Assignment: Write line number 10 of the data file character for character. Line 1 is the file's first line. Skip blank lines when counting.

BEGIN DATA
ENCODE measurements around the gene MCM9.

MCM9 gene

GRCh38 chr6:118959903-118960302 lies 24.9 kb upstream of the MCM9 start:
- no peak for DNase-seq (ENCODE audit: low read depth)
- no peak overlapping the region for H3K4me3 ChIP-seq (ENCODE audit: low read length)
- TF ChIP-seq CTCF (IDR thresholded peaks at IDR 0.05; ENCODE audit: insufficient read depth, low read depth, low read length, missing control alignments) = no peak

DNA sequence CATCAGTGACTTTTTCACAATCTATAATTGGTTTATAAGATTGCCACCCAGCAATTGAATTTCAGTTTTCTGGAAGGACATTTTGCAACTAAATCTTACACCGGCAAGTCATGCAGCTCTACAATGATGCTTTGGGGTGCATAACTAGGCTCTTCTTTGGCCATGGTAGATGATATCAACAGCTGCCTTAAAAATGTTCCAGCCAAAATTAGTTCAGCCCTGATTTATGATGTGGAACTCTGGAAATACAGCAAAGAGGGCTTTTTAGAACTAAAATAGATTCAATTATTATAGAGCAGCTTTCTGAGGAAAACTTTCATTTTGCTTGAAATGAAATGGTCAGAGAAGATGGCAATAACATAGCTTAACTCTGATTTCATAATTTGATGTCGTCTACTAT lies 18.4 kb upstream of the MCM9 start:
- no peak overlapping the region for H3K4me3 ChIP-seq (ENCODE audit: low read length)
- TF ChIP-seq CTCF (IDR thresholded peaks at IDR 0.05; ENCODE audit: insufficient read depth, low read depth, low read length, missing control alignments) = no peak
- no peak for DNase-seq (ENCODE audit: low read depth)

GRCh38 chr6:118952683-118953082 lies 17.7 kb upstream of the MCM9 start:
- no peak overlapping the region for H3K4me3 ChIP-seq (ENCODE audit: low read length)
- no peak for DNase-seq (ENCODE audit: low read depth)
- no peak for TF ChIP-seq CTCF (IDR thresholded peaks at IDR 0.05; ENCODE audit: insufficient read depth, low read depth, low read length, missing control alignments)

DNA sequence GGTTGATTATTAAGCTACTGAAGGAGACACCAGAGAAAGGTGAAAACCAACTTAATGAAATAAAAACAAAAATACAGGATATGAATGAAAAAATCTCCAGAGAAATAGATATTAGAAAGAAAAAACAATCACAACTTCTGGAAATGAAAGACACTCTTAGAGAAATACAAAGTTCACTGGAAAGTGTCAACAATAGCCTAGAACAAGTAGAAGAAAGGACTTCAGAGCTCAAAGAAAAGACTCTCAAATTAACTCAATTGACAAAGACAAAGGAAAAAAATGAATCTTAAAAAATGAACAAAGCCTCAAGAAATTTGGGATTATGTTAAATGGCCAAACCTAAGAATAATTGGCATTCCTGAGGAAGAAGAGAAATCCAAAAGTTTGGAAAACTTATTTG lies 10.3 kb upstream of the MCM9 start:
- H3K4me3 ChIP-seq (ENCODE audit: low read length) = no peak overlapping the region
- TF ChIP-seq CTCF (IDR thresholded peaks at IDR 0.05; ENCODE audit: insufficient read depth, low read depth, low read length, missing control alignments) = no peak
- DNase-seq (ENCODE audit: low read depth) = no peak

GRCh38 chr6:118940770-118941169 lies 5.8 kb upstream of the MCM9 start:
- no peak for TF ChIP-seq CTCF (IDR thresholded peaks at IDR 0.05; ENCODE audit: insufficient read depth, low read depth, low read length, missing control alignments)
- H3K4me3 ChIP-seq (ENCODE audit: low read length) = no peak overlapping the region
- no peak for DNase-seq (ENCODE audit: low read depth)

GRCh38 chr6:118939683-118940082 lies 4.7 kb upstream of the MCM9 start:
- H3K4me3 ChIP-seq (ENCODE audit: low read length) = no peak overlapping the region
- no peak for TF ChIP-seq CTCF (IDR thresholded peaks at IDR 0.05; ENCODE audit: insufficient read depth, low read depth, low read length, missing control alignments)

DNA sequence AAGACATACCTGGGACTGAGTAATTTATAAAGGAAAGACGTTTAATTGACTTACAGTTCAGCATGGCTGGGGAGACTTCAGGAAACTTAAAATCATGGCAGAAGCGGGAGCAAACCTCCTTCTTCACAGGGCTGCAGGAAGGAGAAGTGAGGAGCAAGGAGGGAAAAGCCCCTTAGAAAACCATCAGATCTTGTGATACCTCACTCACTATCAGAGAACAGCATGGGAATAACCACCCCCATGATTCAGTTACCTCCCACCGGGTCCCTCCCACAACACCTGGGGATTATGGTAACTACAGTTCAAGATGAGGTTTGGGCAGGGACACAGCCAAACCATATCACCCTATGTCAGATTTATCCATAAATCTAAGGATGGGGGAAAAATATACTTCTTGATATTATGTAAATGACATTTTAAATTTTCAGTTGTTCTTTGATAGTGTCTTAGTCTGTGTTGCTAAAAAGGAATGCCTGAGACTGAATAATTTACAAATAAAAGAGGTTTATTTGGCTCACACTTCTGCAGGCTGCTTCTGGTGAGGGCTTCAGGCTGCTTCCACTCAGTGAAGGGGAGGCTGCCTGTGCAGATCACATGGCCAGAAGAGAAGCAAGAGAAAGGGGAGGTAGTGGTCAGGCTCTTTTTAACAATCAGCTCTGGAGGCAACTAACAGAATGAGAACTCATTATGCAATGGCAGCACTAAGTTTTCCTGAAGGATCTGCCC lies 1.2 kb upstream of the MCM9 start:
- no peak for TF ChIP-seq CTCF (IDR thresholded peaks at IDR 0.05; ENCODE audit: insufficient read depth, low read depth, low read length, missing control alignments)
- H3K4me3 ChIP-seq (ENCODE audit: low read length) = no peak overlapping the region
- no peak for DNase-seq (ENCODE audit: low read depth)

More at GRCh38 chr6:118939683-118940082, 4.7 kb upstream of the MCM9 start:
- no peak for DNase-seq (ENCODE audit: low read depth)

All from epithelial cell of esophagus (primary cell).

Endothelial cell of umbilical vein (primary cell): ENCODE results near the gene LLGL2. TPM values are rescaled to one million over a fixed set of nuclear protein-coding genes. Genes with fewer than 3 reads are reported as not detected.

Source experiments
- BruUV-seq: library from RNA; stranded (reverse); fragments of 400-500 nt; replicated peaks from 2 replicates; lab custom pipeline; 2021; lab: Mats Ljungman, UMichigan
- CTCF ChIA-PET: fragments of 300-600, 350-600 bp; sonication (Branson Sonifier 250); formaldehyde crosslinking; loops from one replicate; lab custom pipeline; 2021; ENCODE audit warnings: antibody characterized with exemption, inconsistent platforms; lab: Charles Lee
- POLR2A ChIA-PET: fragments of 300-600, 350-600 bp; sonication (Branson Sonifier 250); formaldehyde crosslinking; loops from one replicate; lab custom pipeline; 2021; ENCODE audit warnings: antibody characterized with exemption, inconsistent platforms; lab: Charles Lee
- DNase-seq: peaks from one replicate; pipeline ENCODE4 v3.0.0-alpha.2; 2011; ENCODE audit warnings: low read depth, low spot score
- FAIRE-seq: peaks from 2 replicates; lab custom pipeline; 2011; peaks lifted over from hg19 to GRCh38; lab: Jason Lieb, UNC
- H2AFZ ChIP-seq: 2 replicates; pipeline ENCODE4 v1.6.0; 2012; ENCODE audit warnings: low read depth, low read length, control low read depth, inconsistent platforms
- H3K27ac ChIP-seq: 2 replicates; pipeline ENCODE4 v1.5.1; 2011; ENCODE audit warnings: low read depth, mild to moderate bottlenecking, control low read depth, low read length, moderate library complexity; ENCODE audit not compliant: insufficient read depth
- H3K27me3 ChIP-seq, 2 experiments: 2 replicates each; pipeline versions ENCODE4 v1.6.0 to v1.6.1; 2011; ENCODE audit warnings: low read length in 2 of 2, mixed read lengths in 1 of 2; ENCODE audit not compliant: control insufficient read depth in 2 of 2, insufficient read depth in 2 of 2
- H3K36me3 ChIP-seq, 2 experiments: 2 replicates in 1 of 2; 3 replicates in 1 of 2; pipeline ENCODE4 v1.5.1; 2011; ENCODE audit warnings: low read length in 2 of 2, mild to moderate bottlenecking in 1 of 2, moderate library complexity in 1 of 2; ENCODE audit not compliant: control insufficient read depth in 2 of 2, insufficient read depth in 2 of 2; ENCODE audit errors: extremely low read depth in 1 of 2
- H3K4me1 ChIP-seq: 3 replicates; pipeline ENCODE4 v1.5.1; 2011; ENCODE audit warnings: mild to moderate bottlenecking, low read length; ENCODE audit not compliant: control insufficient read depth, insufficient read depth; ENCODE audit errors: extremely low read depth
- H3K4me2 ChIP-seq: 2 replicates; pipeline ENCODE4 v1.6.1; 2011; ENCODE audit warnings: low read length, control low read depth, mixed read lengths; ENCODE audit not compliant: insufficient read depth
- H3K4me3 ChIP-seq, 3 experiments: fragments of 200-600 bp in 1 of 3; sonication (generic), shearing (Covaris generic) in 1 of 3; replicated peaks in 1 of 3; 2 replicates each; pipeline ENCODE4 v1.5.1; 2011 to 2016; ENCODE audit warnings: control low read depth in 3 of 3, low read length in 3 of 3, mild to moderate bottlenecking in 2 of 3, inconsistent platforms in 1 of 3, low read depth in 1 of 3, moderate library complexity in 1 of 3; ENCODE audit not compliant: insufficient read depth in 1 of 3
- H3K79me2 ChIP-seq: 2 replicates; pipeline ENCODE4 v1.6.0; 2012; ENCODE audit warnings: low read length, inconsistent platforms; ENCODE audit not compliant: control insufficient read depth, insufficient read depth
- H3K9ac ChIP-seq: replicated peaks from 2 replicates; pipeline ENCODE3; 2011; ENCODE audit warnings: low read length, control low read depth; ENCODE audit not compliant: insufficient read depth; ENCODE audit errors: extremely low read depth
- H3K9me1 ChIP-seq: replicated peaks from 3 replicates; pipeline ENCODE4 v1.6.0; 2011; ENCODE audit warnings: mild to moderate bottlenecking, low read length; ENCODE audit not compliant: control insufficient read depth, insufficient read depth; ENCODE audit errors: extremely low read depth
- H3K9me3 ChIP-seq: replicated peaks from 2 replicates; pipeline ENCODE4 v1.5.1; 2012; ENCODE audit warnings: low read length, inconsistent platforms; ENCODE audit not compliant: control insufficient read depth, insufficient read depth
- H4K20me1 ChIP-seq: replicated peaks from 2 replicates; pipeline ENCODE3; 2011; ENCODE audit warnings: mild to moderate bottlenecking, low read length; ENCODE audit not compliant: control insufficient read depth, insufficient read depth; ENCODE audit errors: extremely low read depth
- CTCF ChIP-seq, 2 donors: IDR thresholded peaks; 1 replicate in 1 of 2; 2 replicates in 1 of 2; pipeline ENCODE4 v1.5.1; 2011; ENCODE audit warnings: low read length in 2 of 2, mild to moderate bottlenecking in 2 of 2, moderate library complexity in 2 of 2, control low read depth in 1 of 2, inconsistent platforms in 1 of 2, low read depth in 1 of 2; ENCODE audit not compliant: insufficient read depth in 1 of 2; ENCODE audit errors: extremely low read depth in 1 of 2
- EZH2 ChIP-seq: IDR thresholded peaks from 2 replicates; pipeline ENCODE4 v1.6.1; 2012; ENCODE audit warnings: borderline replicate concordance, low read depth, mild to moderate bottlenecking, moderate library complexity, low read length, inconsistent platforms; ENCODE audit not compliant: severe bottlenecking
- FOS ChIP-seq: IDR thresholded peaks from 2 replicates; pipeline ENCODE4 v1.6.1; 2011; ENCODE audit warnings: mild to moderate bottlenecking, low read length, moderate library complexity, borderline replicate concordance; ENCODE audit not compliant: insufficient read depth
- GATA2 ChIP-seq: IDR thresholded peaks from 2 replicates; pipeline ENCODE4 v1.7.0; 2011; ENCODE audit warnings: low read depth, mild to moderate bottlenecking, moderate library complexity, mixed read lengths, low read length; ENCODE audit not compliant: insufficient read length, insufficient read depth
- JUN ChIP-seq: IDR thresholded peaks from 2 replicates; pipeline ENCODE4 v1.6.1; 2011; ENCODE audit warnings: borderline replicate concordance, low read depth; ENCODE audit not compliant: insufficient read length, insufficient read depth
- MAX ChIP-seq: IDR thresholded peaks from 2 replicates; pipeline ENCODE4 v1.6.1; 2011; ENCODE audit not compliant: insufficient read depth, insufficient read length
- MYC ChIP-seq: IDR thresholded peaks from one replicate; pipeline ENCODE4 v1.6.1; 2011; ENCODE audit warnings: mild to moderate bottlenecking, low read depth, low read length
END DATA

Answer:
- no peak for DNase-seq (ENCODE audit: low read depth)